The renewal statute applies only if the original action was itself a valid suit because “[a] void action cannot be renewed after the statute of limitation has run.” 2 And, the original suit is void if service was not perfected because the filing of the complaint without perfecting service does not constitute a pending suit.3 Therefore, the viability of the present action hinges on whether service was properly perfected in the original action through the filing of the acknowledgment of service. Askins contends that the trial court erred in ruling that the acknowledgment had to be in the form set out in OCGA § 9-11-4(l ). The trial court granted the motion without stating any basis for its ruling; however, this issue was raised in the motion to dismiss, upon which the trial court expressly relied in its order. Accordingly, we address the issue.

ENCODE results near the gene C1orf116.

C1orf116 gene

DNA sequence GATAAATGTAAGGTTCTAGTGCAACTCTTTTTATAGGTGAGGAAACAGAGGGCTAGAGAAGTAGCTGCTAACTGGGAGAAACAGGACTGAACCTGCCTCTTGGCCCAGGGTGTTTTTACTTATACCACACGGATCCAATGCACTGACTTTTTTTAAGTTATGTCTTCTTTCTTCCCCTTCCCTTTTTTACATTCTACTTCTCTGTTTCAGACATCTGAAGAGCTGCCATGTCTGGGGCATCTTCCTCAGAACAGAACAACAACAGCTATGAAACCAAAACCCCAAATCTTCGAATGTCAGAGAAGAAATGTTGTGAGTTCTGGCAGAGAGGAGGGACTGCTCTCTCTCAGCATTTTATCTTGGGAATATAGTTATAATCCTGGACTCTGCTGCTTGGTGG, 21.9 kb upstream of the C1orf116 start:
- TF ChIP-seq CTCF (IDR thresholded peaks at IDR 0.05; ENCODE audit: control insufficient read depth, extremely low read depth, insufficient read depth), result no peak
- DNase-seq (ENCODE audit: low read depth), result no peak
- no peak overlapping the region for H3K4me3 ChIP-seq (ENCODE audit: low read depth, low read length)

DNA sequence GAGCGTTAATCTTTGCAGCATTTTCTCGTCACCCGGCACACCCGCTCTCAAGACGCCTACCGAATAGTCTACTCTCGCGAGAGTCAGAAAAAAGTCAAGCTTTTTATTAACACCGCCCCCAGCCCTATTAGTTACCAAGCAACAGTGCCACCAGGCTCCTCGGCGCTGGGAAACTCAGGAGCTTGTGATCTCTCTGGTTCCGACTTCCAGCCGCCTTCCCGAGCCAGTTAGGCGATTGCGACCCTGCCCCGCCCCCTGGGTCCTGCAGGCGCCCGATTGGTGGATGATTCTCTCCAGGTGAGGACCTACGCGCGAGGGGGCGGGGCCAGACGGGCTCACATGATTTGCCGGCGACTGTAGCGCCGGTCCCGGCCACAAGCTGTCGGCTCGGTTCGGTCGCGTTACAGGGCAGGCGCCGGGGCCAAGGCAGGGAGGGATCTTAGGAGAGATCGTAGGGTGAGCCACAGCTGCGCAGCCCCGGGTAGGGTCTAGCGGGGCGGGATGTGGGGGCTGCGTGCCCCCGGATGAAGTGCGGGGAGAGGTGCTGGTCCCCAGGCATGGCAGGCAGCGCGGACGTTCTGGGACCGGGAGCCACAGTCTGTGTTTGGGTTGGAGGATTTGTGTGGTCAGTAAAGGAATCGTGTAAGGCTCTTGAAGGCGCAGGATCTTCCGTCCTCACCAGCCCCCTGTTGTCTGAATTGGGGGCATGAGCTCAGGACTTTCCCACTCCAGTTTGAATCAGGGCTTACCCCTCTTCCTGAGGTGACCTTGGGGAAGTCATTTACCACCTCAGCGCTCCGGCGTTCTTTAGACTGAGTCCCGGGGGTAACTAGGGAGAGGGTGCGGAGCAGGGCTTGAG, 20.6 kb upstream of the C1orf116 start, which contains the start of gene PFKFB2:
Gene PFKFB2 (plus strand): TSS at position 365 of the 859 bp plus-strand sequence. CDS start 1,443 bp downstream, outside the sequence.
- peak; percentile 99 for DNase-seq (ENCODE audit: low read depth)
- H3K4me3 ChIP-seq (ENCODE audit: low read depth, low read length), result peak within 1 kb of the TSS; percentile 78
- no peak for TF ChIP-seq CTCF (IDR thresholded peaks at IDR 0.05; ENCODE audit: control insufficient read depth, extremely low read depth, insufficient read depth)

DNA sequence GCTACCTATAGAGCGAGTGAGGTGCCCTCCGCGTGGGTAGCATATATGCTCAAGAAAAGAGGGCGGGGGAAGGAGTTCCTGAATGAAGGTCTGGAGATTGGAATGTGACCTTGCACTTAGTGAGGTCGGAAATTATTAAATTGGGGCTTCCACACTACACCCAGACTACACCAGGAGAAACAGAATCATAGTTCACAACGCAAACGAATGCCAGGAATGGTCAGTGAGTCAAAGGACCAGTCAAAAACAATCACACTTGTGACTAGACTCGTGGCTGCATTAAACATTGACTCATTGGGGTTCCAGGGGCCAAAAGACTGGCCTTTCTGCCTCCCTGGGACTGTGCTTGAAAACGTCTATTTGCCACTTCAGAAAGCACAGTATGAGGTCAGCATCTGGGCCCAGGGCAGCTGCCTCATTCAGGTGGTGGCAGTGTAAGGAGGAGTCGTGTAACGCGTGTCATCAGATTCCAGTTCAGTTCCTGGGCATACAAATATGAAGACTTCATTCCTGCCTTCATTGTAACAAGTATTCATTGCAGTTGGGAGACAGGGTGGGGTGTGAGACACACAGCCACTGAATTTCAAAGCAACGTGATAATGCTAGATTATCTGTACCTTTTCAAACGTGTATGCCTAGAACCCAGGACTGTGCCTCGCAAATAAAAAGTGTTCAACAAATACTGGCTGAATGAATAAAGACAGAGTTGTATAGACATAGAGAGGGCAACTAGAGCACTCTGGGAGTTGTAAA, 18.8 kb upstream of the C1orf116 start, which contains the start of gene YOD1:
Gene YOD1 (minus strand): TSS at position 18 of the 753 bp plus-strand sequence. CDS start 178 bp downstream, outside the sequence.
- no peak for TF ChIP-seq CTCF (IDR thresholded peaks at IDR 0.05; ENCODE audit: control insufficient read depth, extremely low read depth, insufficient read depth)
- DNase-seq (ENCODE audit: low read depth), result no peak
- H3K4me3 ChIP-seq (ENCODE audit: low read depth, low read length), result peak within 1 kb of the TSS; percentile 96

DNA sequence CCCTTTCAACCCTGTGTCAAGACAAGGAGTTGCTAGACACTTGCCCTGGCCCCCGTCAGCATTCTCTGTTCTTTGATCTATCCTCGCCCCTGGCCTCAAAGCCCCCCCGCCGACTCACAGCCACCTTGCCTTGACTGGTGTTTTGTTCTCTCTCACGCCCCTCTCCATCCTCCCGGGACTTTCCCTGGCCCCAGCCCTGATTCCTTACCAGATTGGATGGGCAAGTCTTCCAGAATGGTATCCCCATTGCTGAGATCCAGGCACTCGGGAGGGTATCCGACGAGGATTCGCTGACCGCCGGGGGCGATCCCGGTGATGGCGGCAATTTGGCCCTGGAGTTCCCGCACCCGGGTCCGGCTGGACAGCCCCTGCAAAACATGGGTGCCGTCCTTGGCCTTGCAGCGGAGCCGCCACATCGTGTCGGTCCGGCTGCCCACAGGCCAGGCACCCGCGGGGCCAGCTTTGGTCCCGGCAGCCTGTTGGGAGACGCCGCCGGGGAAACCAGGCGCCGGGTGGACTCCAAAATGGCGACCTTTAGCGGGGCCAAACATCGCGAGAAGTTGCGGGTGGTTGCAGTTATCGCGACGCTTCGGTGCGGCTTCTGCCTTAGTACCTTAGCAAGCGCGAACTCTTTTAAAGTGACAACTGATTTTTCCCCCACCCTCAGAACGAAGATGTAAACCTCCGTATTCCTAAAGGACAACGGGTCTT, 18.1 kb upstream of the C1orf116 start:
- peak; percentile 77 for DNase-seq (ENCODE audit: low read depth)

“A statute must be construed in relation to other statutes of which it is a part, and all statutes relating to the same subject-matter, briefly called statutes in pari materia, are construed together, and harmonized wherever possible, so as to ascertain the legislative intendment and give effect thereto.” 4 Therefore, OCGA § 9-11-4(d) must be harmonized with OCGA § 9-10-73. OCGA § 9-11-4(d) sets out the procedure by which a defendant may avoid the imposition of costs associated with service of the summons. “[T]he only penalty a defendant who declines to waive service will suffer for insisting on formal service is an assessment against it of the costs of service.” 5 OCGA § 9-11-4(j) states that “[t]he methods of service provided in this Code section are cumulative and may be utilized with, after, or independently of other methods of service.” Based on this subsection, it is clear that the legislature did not intend to eliminate OCGA § 9-10-73 as an alternative method of obtaining service. That Code section prescribes no particular form, and we find the document signed by Colon, in which he acknowledged service of the complaint and discovery materials and waived any defenses concerning service of process, sufficient to confer jurisdiction upon the trial court.6 “Courts are not too naive to perceive that the sole purpose of waiver of service is to avoid formal service, and they should unhesitatingly hold that, when a defendant executes such waiver of service, he is thereby precluded from thereafter complaining because of the absence of service.” 7